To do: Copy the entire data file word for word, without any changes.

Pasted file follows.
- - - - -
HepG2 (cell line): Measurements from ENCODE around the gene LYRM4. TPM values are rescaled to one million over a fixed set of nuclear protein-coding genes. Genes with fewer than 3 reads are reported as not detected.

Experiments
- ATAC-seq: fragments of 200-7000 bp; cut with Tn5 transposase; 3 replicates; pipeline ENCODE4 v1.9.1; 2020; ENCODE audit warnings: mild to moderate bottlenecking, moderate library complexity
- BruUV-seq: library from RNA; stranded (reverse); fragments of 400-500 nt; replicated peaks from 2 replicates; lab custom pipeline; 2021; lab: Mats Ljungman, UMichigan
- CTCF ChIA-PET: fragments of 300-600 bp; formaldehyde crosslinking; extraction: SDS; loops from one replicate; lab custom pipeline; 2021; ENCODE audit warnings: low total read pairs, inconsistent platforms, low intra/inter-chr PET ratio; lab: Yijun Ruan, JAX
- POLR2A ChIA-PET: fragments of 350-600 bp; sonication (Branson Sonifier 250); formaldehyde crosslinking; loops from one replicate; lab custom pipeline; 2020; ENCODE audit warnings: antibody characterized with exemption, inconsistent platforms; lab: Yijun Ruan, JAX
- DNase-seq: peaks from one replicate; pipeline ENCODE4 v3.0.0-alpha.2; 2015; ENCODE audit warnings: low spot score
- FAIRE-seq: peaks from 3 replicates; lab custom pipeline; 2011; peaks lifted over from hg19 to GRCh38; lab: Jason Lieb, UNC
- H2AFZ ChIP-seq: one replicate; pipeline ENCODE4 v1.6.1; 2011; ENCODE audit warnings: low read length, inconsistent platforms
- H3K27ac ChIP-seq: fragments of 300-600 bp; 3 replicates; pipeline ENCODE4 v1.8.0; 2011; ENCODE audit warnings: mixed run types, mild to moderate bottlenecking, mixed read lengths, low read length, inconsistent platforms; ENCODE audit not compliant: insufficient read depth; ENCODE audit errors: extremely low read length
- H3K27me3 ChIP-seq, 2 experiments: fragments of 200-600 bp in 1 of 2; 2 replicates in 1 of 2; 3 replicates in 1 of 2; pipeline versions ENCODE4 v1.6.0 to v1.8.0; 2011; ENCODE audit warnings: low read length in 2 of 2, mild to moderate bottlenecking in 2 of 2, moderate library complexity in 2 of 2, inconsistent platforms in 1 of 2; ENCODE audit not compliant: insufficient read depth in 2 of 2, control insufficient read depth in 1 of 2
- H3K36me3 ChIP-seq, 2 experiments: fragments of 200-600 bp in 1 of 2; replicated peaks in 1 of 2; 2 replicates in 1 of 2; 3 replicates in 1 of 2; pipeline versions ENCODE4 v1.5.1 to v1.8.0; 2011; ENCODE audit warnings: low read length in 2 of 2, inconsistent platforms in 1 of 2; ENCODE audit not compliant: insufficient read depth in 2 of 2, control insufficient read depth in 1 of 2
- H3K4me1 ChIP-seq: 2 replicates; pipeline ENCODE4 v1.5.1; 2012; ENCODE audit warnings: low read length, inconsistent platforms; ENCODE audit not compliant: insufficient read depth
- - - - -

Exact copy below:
HepG2 (cell line): Measurements from ENCODE around the gene LYRM4. TPM values are rescaled to one million over a fixed set of nuclear protein-coding genes. Genes with fewer than 3 reads are reported as not detected.

Experiments
- ATAC-seq: fragments of 200-7000 bp; cut with Tn5 transposase; 3 replicates; pipeline ENCODE4 v1.9.1; 2020; ENCODE audit warnings: mild to moderate bottlenecking, moderate library complexity
- BruUV-seq: library from RNA; stranded (reverse); fragments of 400-500 nt; replicated peaks from 2 replicates; lab custom pipeline; 2021; lab: Mats Ljungman, UMichigan
- CTCF ChIA-PET: fragments of 300-600 bp; formaldehyde crosslinking; extraction: SDS; loops from one replicate; lab custom pipeline; 2021; ENCODE audit warnings: low total read pairs, inconsistent platforms, low intra/inter-chr PET ratio; lab: Yijun Ruan, JAX
- POLR2A ChIA-PET: fragments of 350-600 bp; sonication (Branson Sonifier 250); formaldehyde crosslinking; loops from one replicate; lab custom pipeline; 2020; ENCODE audit warnings: antibody characterized with exemption, inconsistent platforms; lab: Yijun Ruan, JAX
- DNase-seq: peaks from one replicate; pipeline ENCODE4 v3.0.0-alpha.2; 2015; ENCODE audit warnings: low spot score
- FAIRE-seq: peaks from 3 replicates; lab custom pipeline; 2011; peaks lifted over from hg19 to GRCh38; lab: Jason Lieb, UNC
- H2AFZ ChIP-seq: one replicate; pipeline ENCODE4 v1.6.1; 2011; ENCODE audit warnings: low read length, inconsistent platforms
- H3K27ac ChIP-seq: fragments of 300-600 bp; 3 replicates; pipeline ENCODE4 v1.8.0; 2011; ENCODE audit warnings: mixed run types, mild to moderate bottlenecking, mixed read lengths, low read length, inconsistent platforms; ENCODE audit not compliant: insufficient read depth; ENCODE audit errors: extremely low read length
- H3K27me3 ChIP-seq, 2 experiments: fragments of 200-600 bp in 1 of 2; 2 replicates in 1 of 2; 3 replicates in 1 of 2; pipeline versions ENCODE4 v1.6.0 to v1.8.0; 2011; ENCODE audit warnings: low read length in 2 of 2, mild to moderate bottlenecking in 2 of 2, moderate library complexity in 2 of 2, inconsistent platforms in 1 of 2; ENCODE audit not compliant: insufficient read depth in 2 of 2, control insufficient read depth in 1 of 2
- H3K36me3 ChIP-seq, 2 experiments: fragments of 200-600 bp in 1 of 2; replicated peaks in 1 of 2; 2 replicates in 1 of 2; 3 replicates in 1 of 2; pipeline versions ENCODE4 v1.5.1 to v1.8.0; 2011; ENCODE audit warnings: low read length in 2 of 2, inconsistent platforms in 1 of 2; ENCODE audit not compliant: insufficient read depth in 2 of 2, control insufficient read depth in 1 of 2
- H3K4me1 ChIP-seq: 2 replicates; pipeline ENCODE4 v1.5.1; 2012; ENCODE audit warnings: low read length, inconsistent platforms; ENCODE audit not compliant: insufficient read depth